Another Law School May Be Closing Its Doors
- Mar 11, 2019
- Law School, News
Its final lesson? The importance of choosing your law school wisely.
Things are looking very dire for the students of Western State College of Law at Argosy University. As if its name could afford to be any longer, this school will probably be referred to as “the Beleaguered Western State College of Law at Argosy University” whenever it’s brought up this year.
In January, just as the winter semester was gearing up, the law school’s parent company was placed into a federal receivership (a last-resort bankruptcy measure in which the court appoints someone to take over a struggling company’s assets, to try to get that company as far out of debt as possible). As a result, the Department of Education chose to not disburse loans to students at Western State Law. So students — many of whom depend on their financial aid to pay for books and food and rent in the not-exactly-cheap city of Irvine, California — had to go through the first few weeks of their semester under an immense cloud of financial insecurity.
To make matters worse, some are now forecasting that Western State Law will soon close its doors. The school’s parent company is millions of dollars in debt, many faculty members are being let go, and the federal receiver recently filed a motion to close whichever parts of the school it can’t sell off. Which means that Western State Law may soon join Charlotte Law School, Arizona Summit Law School, and Valparaiso Law School on the list of recently shuttered schools.
So spare a kind thought and, perhaps if you are so inclined, a small act of charity for the students of Western State Law. These students are currently facing their worst-case scenario. According to Western State Law Dean Allen K. Easley, the school is trying to work out an arrangement with the American Bar Association that would allow its students to complete their studies at a nearby school, should Western State shutter. But if no arrangement is made, the school could be the first to shutter mid-semester and abruptly postpone or even end the legal careers of many of its students.
This fiasco is yet another important reminder of the importance of being incredibly selective with the law school you choose to attend. In the best of circumstances, law school is already a lengthy, difficult, and expensive proposition. In the worst circumstances, well … Bar passage rates are currently at a historic low, especially in California, where Western State Law is located. And gone are the days when a J.D. would more or less guarantee you a lucrative career. While the percentage of law grads who obtained a J.D.-advantage job increased last year, that figure had previously been in decline for nearly a decade. The path to becoming an attorney is already rife with hurdles; the last thing you need is your school to unexpectedly close.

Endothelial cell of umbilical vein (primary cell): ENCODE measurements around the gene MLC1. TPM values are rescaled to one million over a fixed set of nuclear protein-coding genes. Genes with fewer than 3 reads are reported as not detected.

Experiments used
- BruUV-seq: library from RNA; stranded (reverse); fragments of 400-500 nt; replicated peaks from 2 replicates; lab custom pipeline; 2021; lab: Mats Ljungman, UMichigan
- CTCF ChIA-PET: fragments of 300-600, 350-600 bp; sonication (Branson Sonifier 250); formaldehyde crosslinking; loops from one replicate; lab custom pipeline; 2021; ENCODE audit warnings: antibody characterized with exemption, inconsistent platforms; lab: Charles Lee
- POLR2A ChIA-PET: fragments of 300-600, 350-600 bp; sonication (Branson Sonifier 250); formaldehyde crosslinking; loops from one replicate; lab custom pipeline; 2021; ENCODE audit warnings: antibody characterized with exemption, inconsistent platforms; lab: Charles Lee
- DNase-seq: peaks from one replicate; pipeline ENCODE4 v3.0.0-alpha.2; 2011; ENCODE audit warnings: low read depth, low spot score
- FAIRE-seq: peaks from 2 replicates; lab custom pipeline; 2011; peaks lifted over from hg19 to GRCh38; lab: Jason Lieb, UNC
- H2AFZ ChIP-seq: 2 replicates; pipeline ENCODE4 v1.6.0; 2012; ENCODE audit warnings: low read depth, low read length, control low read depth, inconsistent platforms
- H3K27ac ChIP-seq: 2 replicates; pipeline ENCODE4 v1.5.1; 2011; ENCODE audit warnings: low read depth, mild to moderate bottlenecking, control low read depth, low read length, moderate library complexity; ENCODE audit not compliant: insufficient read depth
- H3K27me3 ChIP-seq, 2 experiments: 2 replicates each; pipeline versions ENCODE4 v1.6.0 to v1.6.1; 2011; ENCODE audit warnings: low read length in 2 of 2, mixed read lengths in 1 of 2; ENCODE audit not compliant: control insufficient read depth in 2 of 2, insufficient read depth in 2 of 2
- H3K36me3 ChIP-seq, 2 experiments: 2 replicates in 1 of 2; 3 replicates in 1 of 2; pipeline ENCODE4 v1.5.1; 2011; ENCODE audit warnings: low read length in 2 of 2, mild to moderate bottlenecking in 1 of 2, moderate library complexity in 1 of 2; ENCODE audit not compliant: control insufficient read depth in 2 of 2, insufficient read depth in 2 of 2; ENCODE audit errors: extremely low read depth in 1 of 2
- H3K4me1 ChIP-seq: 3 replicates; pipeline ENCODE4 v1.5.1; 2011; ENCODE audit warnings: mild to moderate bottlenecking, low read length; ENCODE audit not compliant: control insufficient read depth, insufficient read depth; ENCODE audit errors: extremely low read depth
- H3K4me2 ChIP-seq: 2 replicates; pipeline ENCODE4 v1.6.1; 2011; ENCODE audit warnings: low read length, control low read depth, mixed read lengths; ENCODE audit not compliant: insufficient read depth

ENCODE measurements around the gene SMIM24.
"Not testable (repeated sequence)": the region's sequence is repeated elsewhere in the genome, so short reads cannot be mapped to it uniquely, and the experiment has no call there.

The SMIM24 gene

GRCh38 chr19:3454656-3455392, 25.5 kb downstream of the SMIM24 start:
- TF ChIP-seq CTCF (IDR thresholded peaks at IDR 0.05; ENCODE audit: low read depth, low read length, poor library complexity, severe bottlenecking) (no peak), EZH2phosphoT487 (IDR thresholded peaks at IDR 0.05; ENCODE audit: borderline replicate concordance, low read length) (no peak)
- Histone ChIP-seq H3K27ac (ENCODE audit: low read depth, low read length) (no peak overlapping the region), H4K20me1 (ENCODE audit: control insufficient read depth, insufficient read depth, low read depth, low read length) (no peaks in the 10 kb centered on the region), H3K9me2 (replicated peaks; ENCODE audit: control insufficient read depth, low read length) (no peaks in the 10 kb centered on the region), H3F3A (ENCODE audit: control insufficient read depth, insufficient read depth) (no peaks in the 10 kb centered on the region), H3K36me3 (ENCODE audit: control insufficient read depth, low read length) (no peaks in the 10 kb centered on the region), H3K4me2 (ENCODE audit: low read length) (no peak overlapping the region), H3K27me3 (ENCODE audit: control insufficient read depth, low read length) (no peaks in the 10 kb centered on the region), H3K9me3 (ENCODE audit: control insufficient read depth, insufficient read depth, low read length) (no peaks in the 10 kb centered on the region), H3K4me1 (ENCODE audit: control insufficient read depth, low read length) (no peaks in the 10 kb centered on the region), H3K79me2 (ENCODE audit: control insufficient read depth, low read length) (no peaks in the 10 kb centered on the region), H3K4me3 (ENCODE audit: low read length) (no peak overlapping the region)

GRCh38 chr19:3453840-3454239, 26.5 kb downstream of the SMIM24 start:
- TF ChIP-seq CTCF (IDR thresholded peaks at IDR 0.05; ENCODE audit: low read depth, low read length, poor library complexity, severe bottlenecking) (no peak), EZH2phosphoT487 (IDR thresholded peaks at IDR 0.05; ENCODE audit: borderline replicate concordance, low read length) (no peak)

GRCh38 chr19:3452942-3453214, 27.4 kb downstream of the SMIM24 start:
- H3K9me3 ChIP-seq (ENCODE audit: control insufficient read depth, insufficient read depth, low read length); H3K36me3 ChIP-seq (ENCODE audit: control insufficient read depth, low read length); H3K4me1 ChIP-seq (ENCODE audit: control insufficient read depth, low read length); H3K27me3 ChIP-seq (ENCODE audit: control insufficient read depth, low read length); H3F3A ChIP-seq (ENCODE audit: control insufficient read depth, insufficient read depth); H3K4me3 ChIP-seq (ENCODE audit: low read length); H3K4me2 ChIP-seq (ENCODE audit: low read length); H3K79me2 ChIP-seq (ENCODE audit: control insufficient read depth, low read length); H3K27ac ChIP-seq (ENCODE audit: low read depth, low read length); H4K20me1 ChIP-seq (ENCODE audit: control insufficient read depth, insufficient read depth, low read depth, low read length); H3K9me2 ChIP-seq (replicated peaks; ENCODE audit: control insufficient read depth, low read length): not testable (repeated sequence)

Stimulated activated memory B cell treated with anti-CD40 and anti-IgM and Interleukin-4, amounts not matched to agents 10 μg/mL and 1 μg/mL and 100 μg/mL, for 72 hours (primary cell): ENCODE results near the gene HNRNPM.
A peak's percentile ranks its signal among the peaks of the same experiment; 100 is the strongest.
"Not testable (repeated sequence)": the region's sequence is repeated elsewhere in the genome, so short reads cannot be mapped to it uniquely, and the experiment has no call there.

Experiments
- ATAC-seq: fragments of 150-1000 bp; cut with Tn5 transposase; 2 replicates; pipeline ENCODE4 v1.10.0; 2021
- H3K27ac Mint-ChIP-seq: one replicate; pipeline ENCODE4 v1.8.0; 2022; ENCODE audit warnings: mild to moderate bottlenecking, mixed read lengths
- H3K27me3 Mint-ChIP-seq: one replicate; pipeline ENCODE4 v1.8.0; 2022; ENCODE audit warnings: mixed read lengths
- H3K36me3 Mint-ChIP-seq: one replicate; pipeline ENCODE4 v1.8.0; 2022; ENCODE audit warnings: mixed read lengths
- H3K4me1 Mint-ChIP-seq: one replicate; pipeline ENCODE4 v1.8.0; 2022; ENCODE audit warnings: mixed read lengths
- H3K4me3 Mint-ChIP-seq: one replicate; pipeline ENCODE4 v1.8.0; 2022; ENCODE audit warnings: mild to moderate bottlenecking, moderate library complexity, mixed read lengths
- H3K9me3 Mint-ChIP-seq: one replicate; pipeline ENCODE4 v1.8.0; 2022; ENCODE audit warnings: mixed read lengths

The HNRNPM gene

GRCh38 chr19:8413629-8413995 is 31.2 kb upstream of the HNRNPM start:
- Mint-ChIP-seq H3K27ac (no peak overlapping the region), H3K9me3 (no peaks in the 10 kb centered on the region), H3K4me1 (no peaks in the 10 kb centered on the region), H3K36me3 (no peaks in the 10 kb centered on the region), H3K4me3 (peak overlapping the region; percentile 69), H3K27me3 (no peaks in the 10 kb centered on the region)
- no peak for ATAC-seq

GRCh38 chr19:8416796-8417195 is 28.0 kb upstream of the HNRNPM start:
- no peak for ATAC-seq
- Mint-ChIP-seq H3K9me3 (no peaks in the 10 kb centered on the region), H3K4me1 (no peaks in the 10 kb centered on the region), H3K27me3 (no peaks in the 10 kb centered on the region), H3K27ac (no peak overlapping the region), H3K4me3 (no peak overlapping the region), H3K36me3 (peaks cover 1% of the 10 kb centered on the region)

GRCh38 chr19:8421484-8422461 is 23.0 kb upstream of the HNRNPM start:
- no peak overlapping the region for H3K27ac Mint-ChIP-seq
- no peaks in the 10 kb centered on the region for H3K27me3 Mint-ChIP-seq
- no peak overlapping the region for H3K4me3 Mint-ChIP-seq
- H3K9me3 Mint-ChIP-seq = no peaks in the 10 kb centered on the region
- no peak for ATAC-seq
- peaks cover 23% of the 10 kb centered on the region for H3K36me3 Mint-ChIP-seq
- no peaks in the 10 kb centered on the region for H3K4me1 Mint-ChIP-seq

You know which schools don’t close though? Schools with strong bar passage rates and employment figures. Those schools don’t incur the ABA’s wrath and get their accreditation threatened or revoked — unlike Charlotte and Arizona Summit. Those schools have robust alumni networks, filled with grads who donate tons of lucre to their alma mater, helping the school avoid financial ruin — unlike Western State Law’s parent company.
So do your research ahead of time. Make sure that every school you apply to has strong bar passage and employment rates. Don’t just listen to what that school says — check independent resources like the National Association for Law Placement’s Directory of Law Schools and Law School Transparency. We have more on how to research prospective law schools here.
Now, the advice to “go to a good law school” is obviously easier said than done. When your LSAT score or GPA don’t make you a competitive applicant at the top-tier national or regional law schools, it can be difficult to honestly appraise your situation. It can be tempting to settle for a lesser institution, rather than postponing your legal education for a year or two to improve your chances of getting into a good law school — whether that’s by increasing your LSAT score, or getting relevant work experience, or volunteering in the legal field. When you have the sincere and unwavering ambition to become an attorney, if feel like you need to get to law school as soon as possible.
But, as the current students at Western State Law know all too well, the risks associated with some law schools can make becoming a lawyer harder, not easier. So arm yourself with information, and choose your law school wisely.
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